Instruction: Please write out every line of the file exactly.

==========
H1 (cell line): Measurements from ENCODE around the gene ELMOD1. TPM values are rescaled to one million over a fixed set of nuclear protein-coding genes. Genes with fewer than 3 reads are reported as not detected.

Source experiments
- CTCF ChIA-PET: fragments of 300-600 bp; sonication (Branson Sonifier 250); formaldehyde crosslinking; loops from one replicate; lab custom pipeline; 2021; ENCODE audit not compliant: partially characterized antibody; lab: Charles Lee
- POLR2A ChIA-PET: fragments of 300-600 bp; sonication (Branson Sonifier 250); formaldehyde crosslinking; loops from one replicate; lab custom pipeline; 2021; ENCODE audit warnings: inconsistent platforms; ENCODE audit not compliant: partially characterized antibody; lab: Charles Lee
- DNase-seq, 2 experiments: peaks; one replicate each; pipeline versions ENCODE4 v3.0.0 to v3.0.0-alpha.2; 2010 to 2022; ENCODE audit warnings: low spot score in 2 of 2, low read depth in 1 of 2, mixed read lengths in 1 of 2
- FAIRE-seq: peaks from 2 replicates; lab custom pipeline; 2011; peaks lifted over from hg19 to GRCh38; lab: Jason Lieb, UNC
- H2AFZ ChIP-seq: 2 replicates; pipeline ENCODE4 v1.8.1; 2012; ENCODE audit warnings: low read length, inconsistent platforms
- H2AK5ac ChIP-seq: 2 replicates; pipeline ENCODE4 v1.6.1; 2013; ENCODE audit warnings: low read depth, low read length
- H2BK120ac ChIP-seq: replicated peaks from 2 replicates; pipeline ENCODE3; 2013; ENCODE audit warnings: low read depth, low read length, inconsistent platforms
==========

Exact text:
H1 (cell line): Measurements from ENCODE around the gene ELMOD1. TPM values are rescaled to one million over a fixed set of nuclear protein-coding genes. Genes with fewer than 3 reads are reported as not detected.

Source experiments
- CTCF ChIA-PET: fragments of 300-600 bp; sonication (Branson Sonifier 250); formaldehyde crosslinking; loops from one replicate; lab custom pipeline; 2021; ENCODE audit not compliant: partially characterized antibody; lab: Charles Lee
- POLR2A ChIA-PET: fragments of 300-600 bp; sonication (Branson Sonifier 250); formaldehyde crosslinking; loops from one replicate; lab custom pipeline; 2021; ENCODE audit warnings: inconsistent platforms; ENCODE audit not compliant: partially characterized antibody; lab: Charles Lee
- DNase-seq, 2 experiments: peaks; one replicate each; pipeline versions ENCODE4 v3.0.0 to v3.0.0-alpha.2; 2010 to 2022; ENCODE audit warnings: low spot score in 2 of 2, low read depth in 1 of 2, mixed read lengths in 1 of 2
- FAIRE-seq: peaks from 2 replicates; lab custom pipeline; 2011; peaks lifted over from hg19 to GRCh38; lab: Jason Lieb, UNC
- H2AFZ ChIP-seq: 2 replicates; pipeline ENCODE4 v1.8.1; 2012; ENCODE audit warnings: low read length, inconsistent platforms
- H2AK5ac ChIP-seq: 2 replicates; pipeline ENCODE4 v1.6.1; 2013; ENCODE audit warnings: low read depth, low read length
- H2BK120ac ChIP-seq: replicated peaks from 2 replicates; pipeline ENCODE3; 2013; ENCODE audit warnings: low read depth, low read length, inconsistent platforms